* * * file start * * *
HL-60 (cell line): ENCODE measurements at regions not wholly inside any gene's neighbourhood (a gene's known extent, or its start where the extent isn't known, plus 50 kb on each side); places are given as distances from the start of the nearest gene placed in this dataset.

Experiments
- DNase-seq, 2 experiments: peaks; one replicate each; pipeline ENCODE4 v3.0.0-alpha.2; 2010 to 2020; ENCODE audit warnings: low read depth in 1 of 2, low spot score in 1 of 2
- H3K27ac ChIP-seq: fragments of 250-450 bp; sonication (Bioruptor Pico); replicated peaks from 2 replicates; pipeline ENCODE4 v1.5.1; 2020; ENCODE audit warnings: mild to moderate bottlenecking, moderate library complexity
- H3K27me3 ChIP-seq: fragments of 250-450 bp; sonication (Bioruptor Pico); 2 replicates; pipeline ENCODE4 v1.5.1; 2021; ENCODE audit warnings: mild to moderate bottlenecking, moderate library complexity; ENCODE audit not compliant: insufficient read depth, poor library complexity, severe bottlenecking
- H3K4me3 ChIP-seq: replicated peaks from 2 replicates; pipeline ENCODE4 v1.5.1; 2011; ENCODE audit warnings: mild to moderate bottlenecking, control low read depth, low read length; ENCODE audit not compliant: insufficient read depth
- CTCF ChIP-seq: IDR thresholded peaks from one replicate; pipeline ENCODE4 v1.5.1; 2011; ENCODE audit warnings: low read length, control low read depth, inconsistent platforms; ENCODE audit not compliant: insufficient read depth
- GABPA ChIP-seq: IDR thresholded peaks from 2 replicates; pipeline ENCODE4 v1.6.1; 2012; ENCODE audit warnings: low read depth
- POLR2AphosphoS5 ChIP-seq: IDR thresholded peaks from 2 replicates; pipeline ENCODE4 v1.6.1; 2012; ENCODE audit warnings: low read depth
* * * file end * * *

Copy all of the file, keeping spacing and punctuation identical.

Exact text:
HL-60 (cell line): ENCODE measurements at regions not wholly inside any gene's neighbourhood (a gene's known extent, or its start where the extent isn't known, plus 50 kb on each side); places are given as distances from the start of the nearest gene placed in this dataset.

Experiments
- DNase-seq, 2 experiments: peaks; one replicate each; pipeline ENCODE4 v3.0.0-alpha.2; 2010 to 2020; ENCODE audit warnings: low read depth in 1 of 2, low spot score in 1 of 2
- H3K27ac ChIP-seq: fragments of 250-450 bp; sonication (Bioruptor Pico); replicated peaks from 2 replicates; pipeline ENCODE4 v1.5.1; 2020; ENCODE audit warnings: mild to moderate bottlenecking, moderate library complexity
- H3K27me3 ChIP-seq: fragments of 250-450 bp; sonication (Bioruptor Pico); 2 replicates; pipeline ENCODE4 v1.5.1; 2021; ENCODE audit warnings: mild to moderate bottlenecking, moderate library complexity; ENCODE audit not compliant: insufficient read depth, poor library complexity, severe bottlenecking
- H3K4me3 ChIP-seq: replicated peaks from 2 replicates; pipeline ENCODE4 v1.5.1; 2011; ENCODE audit warnings: mild to moderate bottlenecking, control low read depth, low read length; ENCODE audit not compliant: insufficient read depth
- CTCF ChIP-seq: IDR thresholded peaks from one replicate; pipeline ENCODE4 v1.5.1; 2011; ENCODE audit warnings: low read length, control low read depth, inconsistent platforms; ENCODE audit not compliant: insufficient read depth
- GABPA ChIP-seq: IDR thresholded peaks from 2 replicates; pipeline ENCODE4 v1.6.1; 2012; ENCODE audit warnings: low read depth
- POLR2AphosphoS5 ChIP-seq: IDR thresholded peaks from 2 replicates; pipeline ENCODE4 v1.6.1; 2012; ENCODE audit warnings: low read depth